What have been the biggest challenges with this project?
From the outset, the curatorial team were faced with one central challenge: how do you create a museum display centred on something invisible and intangible? Yet, over time, the challenge of defining the nature and impact of faith became the foundation of the museum. Instead of seeking to force a definition of faith, the exhibition invites visitors to consider how people across history have described and demonstrated it.

Each of the objects on display – ranging from valuable works of art to small, intimate objects – presents a reflection, shadow, or impression of an individual’s faith.

What are you proudest of?
Though the project has been running for many years, there’s one specific moment that stands out. It was the moment I first met Rachael Woodman, one of the artists exhibiting within the final gallery of the museum. Rachael is an established artist who has been working with glass for 35 years.

Despite the fact that her practice is deeply rooted in her Christian faith, she’s never been offered an opportunity to explicitly discuss this aspect of her work. I was immediately struck by her honesty and openness, and our conversations will stay with me. If the museum can prompt further conversations such as these, it will be something I can take pride in.

Do you have a personal favourite artefact in the museum?
For me personally, it has to be the very first object that visitors encounter in the museum. The Gainford Stone, on loan from the Bowes Museum, was created around 6,000 years ago. It is a cup and ring marked stone, carved with geometric patterns of concentric circles. We don’t know what the marks represent; it could be a map of the stars, or of the natural landscape. But what fascinates me about this object is the sheer effort and care someone put into its creation.

This was an act of creativity. The object has no practical use – it would not have helped someone to keep warm or to feed a family – which suggests that there is ‘something more’ to life than simply surviving. At the outset of the museum journey, this object invites us to consider whether or not we believe in something bigger than ourselves – be that a universal idea or concept, a deity, or another world beyond our own.

What do you hope visitors will take away from a visit to the Faith Museum?
One of our key aims was to give visitors a better understanding of the role faith has played in our nation’s history, and to emphasise its continued importance in so many people’s lives today. Faith can be a hard subject to talk about, so we wanted to create a place where people feel comfortable to consider and share their own experiences.

I hope that the museum itself is just the starting point and that, having left the building, visitors will continue to reflect privately, or discuss with family and friends.

Suppliers
Exhibition and Graphic Design:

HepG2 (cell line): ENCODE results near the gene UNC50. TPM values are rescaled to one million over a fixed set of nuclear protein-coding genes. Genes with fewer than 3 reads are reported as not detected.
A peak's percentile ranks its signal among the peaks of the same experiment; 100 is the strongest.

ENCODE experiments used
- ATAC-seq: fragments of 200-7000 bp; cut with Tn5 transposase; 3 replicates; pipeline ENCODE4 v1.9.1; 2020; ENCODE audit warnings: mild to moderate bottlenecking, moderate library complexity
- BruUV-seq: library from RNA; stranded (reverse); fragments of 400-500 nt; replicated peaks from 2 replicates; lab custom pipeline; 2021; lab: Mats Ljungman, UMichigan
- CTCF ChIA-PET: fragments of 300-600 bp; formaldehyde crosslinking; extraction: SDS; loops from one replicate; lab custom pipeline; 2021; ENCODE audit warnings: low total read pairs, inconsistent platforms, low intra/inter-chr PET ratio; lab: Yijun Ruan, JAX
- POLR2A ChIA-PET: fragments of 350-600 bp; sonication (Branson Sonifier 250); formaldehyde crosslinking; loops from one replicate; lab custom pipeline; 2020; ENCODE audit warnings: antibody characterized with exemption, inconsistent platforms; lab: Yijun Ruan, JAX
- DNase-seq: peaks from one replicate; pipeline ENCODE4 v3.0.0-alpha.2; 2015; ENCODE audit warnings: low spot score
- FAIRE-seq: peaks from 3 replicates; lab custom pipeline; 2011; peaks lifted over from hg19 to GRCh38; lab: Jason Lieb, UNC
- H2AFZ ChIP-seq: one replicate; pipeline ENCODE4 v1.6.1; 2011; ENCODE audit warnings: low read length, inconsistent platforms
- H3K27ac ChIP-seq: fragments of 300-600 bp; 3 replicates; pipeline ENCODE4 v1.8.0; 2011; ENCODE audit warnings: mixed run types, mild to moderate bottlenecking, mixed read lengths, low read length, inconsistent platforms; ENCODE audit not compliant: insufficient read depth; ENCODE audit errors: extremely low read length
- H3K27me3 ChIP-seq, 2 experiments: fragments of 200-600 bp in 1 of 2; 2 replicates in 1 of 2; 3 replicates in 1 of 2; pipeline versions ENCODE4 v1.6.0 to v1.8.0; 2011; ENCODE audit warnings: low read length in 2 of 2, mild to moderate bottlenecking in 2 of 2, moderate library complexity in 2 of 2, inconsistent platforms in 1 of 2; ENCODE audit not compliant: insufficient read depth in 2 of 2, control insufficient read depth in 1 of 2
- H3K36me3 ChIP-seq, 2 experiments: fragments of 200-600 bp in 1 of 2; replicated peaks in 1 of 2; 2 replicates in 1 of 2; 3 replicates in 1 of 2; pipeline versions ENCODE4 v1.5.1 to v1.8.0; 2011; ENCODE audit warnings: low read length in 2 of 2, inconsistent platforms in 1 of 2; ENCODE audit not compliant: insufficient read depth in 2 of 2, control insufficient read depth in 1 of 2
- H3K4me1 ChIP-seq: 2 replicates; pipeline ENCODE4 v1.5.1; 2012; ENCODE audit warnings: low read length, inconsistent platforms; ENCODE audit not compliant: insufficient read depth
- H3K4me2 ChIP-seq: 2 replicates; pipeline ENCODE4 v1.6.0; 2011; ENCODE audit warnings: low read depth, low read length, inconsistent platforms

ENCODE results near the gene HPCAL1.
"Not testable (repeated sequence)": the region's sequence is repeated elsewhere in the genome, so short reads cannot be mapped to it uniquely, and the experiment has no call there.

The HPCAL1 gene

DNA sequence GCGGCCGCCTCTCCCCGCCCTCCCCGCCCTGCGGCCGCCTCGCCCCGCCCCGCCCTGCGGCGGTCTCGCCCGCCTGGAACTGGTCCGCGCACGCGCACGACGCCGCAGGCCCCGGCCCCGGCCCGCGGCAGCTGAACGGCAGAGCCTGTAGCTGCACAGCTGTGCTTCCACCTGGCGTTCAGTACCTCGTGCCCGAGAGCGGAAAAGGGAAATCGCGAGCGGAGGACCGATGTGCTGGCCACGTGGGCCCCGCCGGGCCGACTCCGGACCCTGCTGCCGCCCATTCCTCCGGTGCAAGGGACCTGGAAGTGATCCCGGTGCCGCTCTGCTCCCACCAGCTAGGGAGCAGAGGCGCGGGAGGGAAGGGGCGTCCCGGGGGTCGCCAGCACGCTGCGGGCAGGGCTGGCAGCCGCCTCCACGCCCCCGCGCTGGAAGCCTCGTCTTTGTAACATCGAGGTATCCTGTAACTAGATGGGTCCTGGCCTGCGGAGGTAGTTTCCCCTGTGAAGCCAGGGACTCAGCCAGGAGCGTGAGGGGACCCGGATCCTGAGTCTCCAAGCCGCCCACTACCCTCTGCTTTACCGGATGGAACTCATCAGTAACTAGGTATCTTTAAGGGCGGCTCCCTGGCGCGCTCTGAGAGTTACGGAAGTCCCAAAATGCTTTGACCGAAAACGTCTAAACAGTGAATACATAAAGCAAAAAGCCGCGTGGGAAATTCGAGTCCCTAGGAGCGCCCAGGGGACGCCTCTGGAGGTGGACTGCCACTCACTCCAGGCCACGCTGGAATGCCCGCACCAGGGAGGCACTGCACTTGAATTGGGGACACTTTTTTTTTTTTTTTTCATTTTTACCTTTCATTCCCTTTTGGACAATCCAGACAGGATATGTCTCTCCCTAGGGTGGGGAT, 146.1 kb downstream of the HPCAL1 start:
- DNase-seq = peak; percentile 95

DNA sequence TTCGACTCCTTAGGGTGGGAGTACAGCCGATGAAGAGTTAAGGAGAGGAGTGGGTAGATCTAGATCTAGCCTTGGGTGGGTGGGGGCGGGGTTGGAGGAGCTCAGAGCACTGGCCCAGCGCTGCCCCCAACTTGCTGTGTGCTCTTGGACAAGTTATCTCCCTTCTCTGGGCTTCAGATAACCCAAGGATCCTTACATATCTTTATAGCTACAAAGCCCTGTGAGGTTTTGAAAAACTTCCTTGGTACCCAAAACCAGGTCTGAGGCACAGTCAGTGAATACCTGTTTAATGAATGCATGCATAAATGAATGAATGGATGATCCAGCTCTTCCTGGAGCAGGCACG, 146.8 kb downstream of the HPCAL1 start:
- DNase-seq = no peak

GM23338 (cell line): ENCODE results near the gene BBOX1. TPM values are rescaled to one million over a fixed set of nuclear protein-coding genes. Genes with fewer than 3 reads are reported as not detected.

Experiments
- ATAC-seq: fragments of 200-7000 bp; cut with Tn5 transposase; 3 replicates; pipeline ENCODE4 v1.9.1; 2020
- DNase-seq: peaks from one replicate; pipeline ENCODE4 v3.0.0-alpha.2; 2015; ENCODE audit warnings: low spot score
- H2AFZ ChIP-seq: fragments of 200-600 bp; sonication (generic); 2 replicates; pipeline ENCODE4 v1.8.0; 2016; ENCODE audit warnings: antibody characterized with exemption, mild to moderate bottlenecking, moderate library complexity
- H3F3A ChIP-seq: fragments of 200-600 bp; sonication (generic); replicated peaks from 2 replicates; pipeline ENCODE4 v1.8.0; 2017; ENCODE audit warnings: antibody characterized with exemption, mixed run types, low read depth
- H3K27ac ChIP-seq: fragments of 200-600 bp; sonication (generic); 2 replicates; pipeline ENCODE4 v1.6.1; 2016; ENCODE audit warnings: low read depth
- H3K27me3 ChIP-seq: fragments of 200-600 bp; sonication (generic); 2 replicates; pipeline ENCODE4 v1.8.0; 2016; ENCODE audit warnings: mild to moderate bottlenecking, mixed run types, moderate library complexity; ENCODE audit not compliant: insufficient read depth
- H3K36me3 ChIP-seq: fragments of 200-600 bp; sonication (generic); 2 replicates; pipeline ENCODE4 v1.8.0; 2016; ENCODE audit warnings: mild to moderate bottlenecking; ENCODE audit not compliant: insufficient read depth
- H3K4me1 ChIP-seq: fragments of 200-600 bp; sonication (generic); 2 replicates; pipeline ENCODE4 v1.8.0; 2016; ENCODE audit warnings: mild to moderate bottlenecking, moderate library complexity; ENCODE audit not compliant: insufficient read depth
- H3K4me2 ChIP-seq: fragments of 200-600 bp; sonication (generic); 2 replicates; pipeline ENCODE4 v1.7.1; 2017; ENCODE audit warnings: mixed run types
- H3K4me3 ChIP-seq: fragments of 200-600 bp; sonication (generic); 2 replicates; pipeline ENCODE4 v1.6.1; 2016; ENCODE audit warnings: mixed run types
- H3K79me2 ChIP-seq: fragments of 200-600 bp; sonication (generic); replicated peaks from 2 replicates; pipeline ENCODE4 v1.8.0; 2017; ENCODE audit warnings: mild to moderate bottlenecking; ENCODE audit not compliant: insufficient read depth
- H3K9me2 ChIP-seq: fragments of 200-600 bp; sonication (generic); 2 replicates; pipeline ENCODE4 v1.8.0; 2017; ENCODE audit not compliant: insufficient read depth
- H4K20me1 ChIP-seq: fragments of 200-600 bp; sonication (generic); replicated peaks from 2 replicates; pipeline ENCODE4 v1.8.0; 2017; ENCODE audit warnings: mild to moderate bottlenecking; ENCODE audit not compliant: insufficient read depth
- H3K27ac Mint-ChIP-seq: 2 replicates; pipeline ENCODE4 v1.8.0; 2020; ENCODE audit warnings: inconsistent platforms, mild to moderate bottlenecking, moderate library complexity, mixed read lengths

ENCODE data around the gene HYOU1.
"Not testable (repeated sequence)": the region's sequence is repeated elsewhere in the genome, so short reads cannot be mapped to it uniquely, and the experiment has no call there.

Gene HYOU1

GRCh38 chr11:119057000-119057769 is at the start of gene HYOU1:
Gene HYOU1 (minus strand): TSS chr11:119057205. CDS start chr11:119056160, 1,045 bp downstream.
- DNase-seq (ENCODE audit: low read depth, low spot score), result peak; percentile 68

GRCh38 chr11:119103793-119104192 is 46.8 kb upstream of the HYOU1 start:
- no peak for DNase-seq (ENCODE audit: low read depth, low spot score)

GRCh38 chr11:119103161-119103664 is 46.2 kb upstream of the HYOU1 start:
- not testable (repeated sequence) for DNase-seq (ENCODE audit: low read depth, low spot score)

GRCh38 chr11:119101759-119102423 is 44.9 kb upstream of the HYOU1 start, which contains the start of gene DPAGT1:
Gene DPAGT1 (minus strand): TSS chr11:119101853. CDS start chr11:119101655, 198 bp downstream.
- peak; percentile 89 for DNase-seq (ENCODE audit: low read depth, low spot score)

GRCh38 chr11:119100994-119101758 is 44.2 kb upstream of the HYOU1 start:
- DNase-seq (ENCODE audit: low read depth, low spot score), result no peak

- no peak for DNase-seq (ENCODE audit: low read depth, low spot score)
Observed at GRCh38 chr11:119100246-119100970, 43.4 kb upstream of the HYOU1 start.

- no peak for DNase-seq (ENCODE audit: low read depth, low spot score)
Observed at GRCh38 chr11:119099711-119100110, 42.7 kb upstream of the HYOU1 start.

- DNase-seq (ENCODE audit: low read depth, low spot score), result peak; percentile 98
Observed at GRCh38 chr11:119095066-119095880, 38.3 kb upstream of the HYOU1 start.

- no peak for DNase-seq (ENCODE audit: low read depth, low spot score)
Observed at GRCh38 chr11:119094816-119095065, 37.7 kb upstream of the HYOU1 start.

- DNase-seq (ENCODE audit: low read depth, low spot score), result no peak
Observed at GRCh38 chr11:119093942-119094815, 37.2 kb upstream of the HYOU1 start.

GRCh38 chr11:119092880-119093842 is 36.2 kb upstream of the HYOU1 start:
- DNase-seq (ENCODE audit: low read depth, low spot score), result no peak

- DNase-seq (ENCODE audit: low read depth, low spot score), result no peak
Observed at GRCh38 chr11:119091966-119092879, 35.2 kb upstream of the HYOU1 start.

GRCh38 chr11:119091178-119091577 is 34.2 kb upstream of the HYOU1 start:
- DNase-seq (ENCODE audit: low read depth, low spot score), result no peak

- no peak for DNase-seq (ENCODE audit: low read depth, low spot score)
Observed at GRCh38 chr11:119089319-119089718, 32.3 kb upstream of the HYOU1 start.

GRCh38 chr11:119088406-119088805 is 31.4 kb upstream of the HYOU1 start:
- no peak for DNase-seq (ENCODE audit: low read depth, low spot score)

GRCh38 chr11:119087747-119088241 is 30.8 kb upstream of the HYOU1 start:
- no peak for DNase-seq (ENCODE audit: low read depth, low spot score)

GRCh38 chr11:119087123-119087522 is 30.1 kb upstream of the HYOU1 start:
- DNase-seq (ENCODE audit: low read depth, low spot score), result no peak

• Studio MB

Project Management:

• Focus

Lighting Design:

• Nich Smith Lighting Design

Exhibition Fit-out:

• Workhaus Projects Ltd

Case Manufacturers:

• Glasshaus Displays Ltd

AV Software:

• Ay-Pe Studios

AV Hardware:

• WaveTek

Mount-making:

• Rutherford & Wheeler

Visitors are invited to reflect on the way faith has shaped the history of Britain Credit: Photo: The Auckland Project
Visual artist Mat Collinshaw created a large scale work for the Faith Museum Credit: Photo: The Auckland Project
Artefacts include a Book of Hours – a compilation of prayers and readings Credit: Photo: The Auckland Project
A Neolithic carved stone ball on loan from National Museums Scotland Credit: Photo: The Auckland Project
The museum features more than 250 objects from 50 institutions and collections Credit: Photo: The Auckland Project
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+ More news   
 
COMPANY PROFILES
Taylor Made Designs

Taylor Made Designs (TMD) has been supplying the Attractions, Holiday Park, Zoos and Theme Park mark [more...]
Red Raion

Founded in 2014, Red Raion is the CGI studio for media-based attractions. [more...]
Alterface

Alterface’s Creative Division team is seasoned in concept and ride development, as well as storyte [more...]
TechnoAlpin

TechnoAlpin is the world leader for snowmaking systems. Our product portfolio includes all different [more...]
+ More profiles  
CATALOGUE GALLERY
+ More catalogues  
DIRECTORY
+ More directory  
DIARY

 

08-08 May 2024

Hospitality Design Conference

Hotel Melià , Milano , Italy
04-07 Nov 2024

Global Wellness Summit (GWS)

In person, St Andrews, United Kingdom
+ More diary  
 


ADVERTISE . CONTACT US

Leisure Media
Tel: +44 (0)1462 431385

©Cybertrek 2024

ABOUT LEISURE MEDIA
LEISURE MEDIA MAGAZINES
LEISURE MEDIA HANDBOOKS
LEISURE MEDIA WEBSITES
LEISURE MEDIA PRODUCT SEARCH
ATTRACTIONS MANAGEMENT NEWS
ATTRACTIONS HANDBOOK